Nick Hodges

Nick Hodges is a Software Developemnt Manager at Gateway Ticketing Systems. A long-time Delphi developer, he has recently turned his attention to TypeScript and Angular.

Nick has a BA in Classical Languages from Carleton College and an MS in Information Technology Management from the Naval Postgraduate School. In his career he has been a busboy, a cook, a caddie, a telemarketer (for which he apologizes), an Office Manager, a high school teacher, a Naval Intelligence officer, a software developer, a product manager, and a software development manager. In addition, he is a former Delphi Product Manager and Delphi R&D Team Manager. He’s a passionate Minnesota sports fan — especially the Timberwolves — as he grew up and went to college in the Land of 10,000 Lakes. He currrently lives with his family in Gilbertsville, PA.

Angular 101: Angular from Start to Finish

Friday, November 16th, 2018 at 8:30 am

This will be a hands-on session on Angular development.

It will assume zero knowledge about Angular and TypeScript. We’ll start from scratch and build an application that will cover the following topics:

* Introduction to Angular
* Introduction to TypeScript
* A basic Angular Application
* Components
* Databinding
* Directives and Pipes
* Dependency Injection in Angular
* Asynchronous Services
* Routing
* Forms in Angular

The workshop will introduce attendees to Angular and TypeScript and by the end, they will have built a database driven ToDo application in Angular.

Connascence, or How to Measure Coupling

Wednesday, July 20th, 2016 at 6:15 pm

Everyone talks about loose coupling, but what exactly does “coupling’ mean? How exactly do you measure coupling? In 15 minutes, I’ll outline the nine types of coupling and show you how you can reduce coupling through the concept of “Connascence”.

Unit Testing: What it is, Why you should be doing it, and how to do it

Saturday, June 21st, 2014 at 7:30 pm in

Michael Feathers defines “legacy code” as “code that has no unit tests”. Without unit tests your code is fragile, hard to change, and unreliable. Unit testing is the only way that you can be sure that your code does what it is supposed to do.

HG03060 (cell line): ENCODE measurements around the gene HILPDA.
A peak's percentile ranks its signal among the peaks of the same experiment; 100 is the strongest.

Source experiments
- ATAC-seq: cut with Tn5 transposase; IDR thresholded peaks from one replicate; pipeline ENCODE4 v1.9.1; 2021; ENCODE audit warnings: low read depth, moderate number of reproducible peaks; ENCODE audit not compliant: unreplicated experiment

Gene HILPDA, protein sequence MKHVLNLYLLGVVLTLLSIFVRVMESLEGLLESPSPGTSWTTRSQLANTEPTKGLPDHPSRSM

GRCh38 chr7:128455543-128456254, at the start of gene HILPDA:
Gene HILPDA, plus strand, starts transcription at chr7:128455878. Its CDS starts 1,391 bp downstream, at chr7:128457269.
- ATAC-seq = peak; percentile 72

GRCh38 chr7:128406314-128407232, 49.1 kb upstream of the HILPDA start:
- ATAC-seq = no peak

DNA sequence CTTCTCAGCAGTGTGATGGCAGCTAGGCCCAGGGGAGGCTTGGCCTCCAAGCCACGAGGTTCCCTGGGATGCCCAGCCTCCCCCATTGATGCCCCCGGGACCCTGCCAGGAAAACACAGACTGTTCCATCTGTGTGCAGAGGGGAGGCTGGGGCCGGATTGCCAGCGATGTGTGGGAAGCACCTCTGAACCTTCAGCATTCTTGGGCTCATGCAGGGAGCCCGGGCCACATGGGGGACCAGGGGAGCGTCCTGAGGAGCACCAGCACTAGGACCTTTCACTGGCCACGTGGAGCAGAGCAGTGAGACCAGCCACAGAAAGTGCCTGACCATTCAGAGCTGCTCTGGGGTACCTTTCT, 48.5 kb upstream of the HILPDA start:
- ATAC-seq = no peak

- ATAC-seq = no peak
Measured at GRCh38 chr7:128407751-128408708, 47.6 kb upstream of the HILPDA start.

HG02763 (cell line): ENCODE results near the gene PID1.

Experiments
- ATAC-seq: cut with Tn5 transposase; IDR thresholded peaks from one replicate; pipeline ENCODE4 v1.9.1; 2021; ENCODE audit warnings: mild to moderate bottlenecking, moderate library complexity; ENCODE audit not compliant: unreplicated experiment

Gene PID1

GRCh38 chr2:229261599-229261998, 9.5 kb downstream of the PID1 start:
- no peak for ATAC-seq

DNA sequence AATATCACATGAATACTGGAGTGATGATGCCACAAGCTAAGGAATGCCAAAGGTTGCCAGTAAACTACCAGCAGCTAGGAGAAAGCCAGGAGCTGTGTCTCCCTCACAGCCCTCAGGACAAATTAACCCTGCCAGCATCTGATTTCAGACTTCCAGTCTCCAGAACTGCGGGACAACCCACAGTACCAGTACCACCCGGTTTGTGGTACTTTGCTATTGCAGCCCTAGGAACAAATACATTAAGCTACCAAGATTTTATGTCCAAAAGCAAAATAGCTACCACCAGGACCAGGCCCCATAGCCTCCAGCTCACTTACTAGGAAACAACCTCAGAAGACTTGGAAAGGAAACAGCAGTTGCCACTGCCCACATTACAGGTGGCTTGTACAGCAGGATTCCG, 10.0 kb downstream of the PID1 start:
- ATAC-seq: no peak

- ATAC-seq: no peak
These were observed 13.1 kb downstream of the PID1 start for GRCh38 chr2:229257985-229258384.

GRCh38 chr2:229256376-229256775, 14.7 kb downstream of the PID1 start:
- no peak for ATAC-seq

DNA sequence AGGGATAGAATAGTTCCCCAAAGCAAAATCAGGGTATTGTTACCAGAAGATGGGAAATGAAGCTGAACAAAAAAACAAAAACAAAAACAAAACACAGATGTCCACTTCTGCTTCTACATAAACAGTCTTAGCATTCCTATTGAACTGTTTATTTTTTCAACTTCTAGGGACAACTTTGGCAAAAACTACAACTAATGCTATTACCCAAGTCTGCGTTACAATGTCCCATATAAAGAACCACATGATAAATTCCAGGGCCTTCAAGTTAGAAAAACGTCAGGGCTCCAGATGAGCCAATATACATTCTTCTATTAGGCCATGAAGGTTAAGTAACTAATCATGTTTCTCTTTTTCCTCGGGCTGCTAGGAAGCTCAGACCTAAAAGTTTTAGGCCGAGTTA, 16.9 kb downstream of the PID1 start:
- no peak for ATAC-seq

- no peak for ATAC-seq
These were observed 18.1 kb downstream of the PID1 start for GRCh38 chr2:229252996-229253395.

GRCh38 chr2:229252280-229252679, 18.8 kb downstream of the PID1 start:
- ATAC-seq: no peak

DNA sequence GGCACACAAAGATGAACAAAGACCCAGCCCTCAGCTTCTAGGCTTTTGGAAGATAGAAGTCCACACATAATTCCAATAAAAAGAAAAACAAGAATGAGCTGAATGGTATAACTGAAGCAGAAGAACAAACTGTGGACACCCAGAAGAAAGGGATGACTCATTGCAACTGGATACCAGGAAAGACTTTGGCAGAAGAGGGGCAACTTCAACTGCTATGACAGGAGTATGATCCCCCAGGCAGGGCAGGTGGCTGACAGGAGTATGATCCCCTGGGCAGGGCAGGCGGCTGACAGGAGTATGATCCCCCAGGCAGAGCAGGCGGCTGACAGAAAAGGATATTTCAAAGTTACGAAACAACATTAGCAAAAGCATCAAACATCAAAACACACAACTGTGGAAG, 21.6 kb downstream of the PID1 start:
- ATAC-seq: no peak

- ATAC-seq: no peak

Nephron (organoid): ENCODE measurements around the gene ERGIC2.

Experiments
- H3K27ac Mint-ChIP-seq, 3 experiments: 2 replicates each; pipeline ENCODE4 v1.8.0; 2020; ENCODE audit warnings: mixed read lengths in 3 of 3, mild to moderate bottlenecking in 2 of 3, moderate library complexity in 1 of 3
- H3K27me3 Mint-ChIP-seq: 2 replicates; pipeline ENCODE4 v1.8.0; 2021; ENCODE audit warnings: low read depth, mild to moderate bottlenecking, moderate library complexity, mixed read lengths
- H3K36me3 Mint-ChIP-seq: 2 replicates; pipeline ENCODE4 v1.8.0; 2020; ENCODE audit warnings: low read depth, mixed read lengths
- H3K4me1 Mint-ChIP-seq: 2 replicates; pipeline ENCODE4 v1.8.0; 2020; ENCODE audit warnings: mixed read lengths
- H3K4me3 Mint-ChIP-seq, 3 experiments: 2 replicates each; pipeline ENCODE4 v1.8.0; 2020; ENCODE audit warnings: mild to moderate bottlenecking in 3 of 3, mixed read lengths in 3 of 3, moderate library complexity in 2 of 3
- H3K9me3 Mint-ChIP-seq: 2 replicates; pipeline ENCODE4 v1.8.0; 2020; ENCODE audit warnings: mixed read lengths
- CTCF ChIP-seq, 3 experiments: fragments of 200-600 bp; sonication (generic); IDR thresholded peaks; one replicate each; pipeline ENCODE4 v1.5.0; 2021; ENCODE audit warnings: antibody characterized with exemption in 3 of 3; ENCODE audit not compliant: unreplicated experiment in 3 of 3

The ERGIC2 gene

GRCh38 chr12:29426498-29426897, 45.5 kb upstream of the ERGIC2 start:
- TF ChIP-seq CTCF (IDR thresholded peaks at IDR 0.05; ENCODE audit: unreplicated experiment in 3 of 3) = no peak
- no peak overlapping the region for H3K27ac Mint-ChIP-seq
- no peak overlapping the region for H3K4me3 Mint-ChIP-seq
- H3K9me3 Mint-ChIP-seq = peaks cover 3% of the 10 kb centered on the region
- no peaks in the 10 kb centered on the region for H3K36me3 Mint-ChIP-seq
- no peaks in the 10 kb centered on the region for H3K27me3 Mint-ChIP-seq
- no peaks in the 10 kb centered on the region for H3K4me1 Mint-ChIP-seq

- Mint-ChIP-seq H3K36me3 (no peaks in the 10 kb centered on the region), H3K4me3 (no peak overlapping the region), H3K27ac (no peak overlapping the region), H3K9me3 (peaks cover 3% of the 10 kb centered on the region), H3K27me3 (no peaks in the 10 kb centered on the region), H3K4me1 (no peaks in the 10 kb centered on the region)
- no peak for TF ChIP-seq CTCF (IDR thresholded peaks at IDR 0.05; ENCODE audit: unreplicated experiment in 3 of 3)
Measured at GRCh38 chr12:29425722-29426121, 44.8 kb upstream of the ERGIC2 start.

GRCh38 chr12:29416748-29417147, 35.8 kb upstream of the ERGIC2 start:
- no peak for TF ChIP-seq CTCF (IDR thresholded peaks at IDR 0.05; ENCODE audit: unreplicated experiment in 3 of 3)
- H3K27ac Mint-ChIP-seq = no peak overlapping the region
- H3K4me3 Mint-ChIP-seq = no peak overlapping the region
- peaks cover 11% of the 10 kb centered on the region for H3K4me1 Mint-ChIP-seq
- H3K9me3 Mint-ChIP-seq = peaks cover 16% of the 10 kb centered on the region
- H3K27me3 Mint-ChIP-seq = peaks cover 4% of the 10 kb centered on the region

This talk discusses the basics of Unit Testing by defining terms, discussing what Unit Testing is and is not, and talking about the best techniques and practices for writing unit tests.

All the demos will be in Delphi code, but the principles all remain the same: There no longer is an excuse for not writing unit tests.

Nick’s Nuggets: Software Development Wisdom from Twitter

Saturday, November 23rd, 2013 at 1:30 pm in 211

I tweet a lot. A lot of software developers tweet a lot. Despite the limit of 140 characters, a lot of wisdom can be packed into a tweet. In this presentation, I’ll review upwards of 50 tweets — that’s almost one a minute! — that talk about smart, funny, wise, and interesting things to do with software development. This fast-paced, light-hearted yet insightful set of tweets by me and others will leave you full of mirth and wisdom about how you approach the software development process.

Can Developer Productivity Be Measured?

Saturday, May 11th, 2013 at 8:30 am in 112

If you go to Google and search for “measuring software developer productivity” you will find a whole lot of nothing. Seriously — nothing.

Well, okay, not exactly nothing. You’ll get a ton of links. But almost all of the links you find will talk about how measuring the productivity of software developers can’t be done effectively. Some people will even argue that it shouldn’t be attempted at all. Some others will describe techniques to measure developer productivity, that, well, everyone else knows don’t really work.

There have been many valiant attempts to measure developer productivity, but all seem to end in less than successful territory. (We all know to laugh at “Lines of Code” as a productivity measure). Virtually any objective measurement you can apply to the software development process can be “gamed” into submission.

There are just too many variables to account for everything that goes into the development process. Measuring any one of them, or even a combination of them, simply cannot begin to capture effectively everything that is involved. You can’t pick a surrogate thing to measure, but because of human nature, developers will react in ways that will skew the measurement. Many studies have been done on this topic, with little to show for it. Every software development manager who has to fill out a developer’s evaluation or determine who gets bonuses has struggled with this. Many a leading expert and guru has thought about and researched this thorny topic.

This talk will discuss the futility of trying to *objectively* measure developer productivity and instead will propose a means for making an attempt at an “objectively subjective” way to measure developer productivity.